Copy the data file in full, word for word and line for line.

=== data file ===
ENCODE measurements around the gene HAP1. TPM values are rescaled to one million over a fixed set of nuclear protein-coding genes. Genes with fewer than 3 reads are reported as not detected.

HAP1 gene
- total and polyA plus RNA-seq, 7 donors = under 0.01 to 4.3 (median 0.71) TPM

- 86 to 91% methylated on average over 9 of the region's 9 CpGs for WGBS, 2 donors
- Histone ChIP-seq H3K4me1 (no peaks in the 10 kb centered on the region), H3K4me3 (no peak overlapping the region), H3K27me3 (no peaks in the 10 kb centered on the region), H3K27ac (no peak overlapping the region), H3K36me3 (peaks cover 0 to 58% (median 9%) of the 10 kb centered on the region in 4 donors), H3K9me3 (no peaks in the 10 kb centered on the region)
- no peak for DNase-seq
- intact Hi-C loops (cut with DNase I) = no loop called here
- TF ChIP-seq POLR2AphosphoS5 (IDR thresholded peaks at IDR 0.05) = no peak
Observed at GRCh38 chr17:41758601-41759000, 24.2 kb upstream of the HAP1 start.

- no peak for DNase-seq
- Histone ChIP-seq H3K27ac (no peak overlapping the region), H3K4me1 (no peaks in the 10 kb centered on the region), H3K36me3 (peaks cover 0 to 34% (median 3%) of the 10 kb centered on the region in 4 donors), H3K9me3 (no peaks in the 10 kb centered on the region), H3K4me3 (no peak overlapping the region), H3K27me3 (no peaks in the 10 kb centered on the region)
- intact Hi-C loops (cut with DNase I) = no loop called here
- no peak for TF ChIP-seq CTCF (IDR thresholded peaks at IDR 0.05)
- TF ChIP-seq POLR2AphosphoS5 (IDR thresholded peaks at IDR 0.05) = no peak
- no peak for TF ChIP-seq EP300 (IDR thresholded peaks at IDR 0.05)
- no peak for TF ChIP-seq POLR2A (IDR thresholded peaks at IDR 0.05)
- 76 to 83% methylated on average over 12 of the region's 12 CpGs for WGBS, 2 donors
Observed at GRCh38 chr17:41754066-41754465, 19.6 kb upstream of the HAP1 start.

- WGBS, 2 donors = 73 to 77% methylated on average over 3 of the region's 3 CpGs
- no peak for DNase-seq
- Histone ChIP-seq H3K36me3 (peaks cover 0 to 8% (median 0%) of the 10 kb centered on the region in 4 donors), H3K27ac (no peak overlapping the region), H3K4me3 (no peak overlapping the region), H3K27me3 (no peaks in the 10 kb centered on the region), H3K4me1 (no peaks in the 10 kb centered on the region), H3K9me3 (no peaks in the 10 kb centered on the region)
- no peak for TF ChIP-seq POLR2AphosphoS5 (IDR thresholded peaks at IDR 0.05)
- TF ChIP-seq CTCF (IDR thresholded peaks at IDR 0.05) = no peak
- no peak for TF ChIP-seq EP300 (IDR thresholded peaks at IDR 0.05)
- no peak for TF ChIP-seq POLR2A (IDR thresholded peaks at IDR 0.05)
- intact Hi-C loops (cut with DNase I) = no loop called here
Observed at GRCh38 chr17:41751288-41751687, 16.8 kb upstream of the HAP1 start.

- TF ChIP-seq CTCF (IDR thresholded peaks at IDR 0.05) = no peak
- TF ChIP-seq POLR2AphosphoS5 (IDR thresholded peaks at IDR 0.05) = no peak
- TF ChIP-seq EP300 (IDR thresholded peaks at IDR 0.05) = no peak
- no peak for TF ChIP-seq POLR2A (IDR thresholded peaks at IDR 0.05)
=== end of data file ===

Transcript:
ENCODE measurements around the gene HAP1. TPM values are rescaled to one million over a fixed set of nuclear protein-coding genes. Genes with fewer than 3 reads are reported as not detected.

HAP1 gene
- total and polyA plus RNA-seq, 7 donors = under 0.01 to 4.3 (median 0.71) TPM

- 86 to 91% methylated on average over 9 of the region's 9 CpGs for WGBS, 2 donors
- Histone ChIP-seq H3K4me1 (no peaks in the 10 kb centered on the region), H3K4me3 (no peak overlapping the region), H3K27me3 (no peaks in the 10 kb centered on the region), H3K27ac (no peak overlapping the region), H3K36me3 (peaks cover 0 to 58% (median 9%) of the 10 kb centered on the region in 4 donors), H3K9me3 (no peaks in the 10 kb centered on the region)
- no peak for DNase-seq
- intact Hi-C loops (cut with DNase I) = no loop called here
- TF ChIP-seq POLR2AphosphoS5 (IDR thresholded peaks at IDR 0.05) = no peak
Observed at GRCh38 chr17:41758601-41759000, 24.2 kb upstream of the HAP1 start.

- no peak for DNase-seq
- Histone ChIP-seq H3K27ac (no peak overlapping the region), H3K4me1 (no peaks in the 10 kb centered on the region), H3K36me3 (peaks cover 0 to 34% (median 3%) of the 10 kb centered on the region in 4 donors), H3K9me3 (no peaks in the 10 kb centered on the region), H3K4me3 (no peak overlapping the region), H3K27me3 (no peaks in the 10 kb centered on the region)
- intact Hi-C loops (cut with DNase I) = no loop called here
- no peak for TF ChIP-seq CTCF (IDR thresholded peaks at IDR 0.05)
- TF ChIP-seq POLR2AphosphoS5 (IDR thresholded peaks at IDR 0.05) = no peak
- no peak for TF ChIP-seq EP300 (IDR thresholded peaks at IDR 0.05)
- no peak for TF ChIP-seq POLR2A (IDR thresholded peaks at IDR 0.05)
- 76 to 83% methylated on average over 12 of the region's 12 CpGs for WGBS, 2 donors
Observed at GRCh38 chr17:41754066-41754465, 19.6 kb upstream of the HAP1 start.

- WGBS, 2 donors = 73 to 77% methylated on average over 3 of the region's 3 CpGs
- no peak for DNase-seq
- Histone ChIP-seq H3K36me3 (peaks cover 0 to 8% (median 0%) of the 10 kb centered on the region in 4 donors), H3K27ac (no peak overlapping the region), H3K4me3 (no peak overlapping the region), H3K27me3 (no peaks in the 10 kb centered on the region), H3K4me1 (no peaks in the 10 kb centered on the region), H3K9me3 (no peaks in the 10 kb centered on the region)
- no peak for TF ChIP-seq POLR2AphosphoS5 (IDR thresholded peaks at IDR 0.05)
- TF ChIP-seq CTCF (IDR thresholded peaks at IDR 0.05) = no peak
- no peak for TF ChIP-seq EP300 (IDR thresholded peaks at IDR 0.05)
- no peak for TF ChIP-seq POLR2A (IDR thresholded peaks at IDR 0.05)
- intact Hi-C loops (cut with DNase I) = no loop called here
Observed at GRCh38 chr17:41751288-41751687, 16.8 kb upstream of the HAP1 start.

- TF ChIP-seq CTCF (IDR thresholded peaks at IDR 0.05) = no peak
- TF ChIP-seq POLR2AphosphoS5 (IDR thresholded peaks at IDR 0.05) = no peak
- TF ChIP-seq EP300 (IDR thresholded peaks at IDR 0.05) = no peak
- no peak for TF ChIP-seq POLR2A (IDR thresholded peaks at IDR 0.05)